Tuesday, January 18th | 16 Shevat 5782

November 14, 2016 7:33 am

Examining the Jewish Vote

avatar by Mitchell Bard

A Star of David. Photo: Wikimedia Commons.

A Star of David. Photo: Wikimedia Commons.

According to exit polls, 71% of American Jews voted for Democratic candidate Hillary Clinton, while only 24% backed her Republican opponent Donald Trump. Though Haaretz described the outcome as a reflection of overwhelming Jewish support for Clinton, the truth is the opposite. Jews rejected her in extraordinary numbers and may have contributed to her defeat in battleground states with large Jewish populations.

Just as the press misjudged the general population before Tuesday, so too did it miscalculate the Jewish vote. Take some of the headlines prior to Election Day, such as the Jewish Telegraphic Agency’s “Anti-Semitism unleashed by Trump followers chills Jewish voters,” or The Atlantic’s, “Has Trump Driven Jews Away From the Republican Party?”

The percentage of Jews voting for Clinton was apparently higher than any other religious group, but that is not unusual and hardly justified J Street’s claims that Jews had “an overwhelming disdain for Donald Trump and his policies,” or their pollster’s assertion that Jews are clearly in the “progressive camp.”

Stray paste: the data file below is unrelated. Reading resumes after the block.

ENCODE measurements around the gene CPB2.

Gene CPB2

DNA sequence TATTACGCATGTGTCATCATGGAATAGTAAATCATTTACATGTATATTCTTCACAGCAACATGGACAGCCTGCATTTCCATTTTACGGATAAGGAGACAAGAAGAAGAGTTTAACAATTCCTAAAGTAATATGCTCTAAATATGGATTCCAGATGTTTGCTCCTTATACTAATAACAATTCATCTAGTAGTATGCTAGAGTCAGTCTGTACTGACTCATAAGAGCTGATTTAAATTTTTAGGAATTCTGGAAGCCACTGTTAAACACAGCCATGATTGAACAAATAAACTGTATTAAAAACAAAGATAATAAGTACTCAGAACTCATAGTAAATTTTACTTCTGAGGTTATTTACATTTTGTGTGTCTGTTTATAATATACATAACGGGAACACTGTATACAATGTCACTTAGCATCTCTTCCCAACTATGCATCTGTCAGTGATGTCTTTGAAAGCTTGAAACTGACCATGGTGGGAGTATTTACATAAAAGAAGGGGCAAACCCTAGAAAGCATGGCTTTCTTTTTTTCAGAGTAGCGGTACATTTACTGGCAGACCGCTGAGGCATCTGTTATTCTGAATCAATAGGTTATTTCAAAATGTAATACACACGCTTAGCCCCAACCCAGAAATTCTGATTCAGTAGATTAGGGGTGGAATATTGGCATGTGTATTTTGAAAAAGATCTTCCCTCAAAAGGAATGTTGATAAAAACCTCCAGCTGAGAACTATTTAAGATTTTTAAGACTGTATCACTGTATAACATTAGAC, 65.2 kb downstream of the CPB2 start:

I cannot claim any great prior insight, because I had expected Trump to potentially get the lowest percentage of the Jewish vote of any Republican in history; he did not. Similarly, most of the autopsies on the election so far have incorrectly asserted that Jews rejected him when, in fact, his share of the Jewish vote was about average for a Republican candidate. In fact, he did as well or better than every Republican since 1992 — George W. Bush (24% in 2004 and 19% in 2000),  Dole (16% in 1996) and Bush Sr. (11% in 1992) — with the exception of Romney (30%) who benefited from Jewish disillusionment with Obama’s Middle East policies.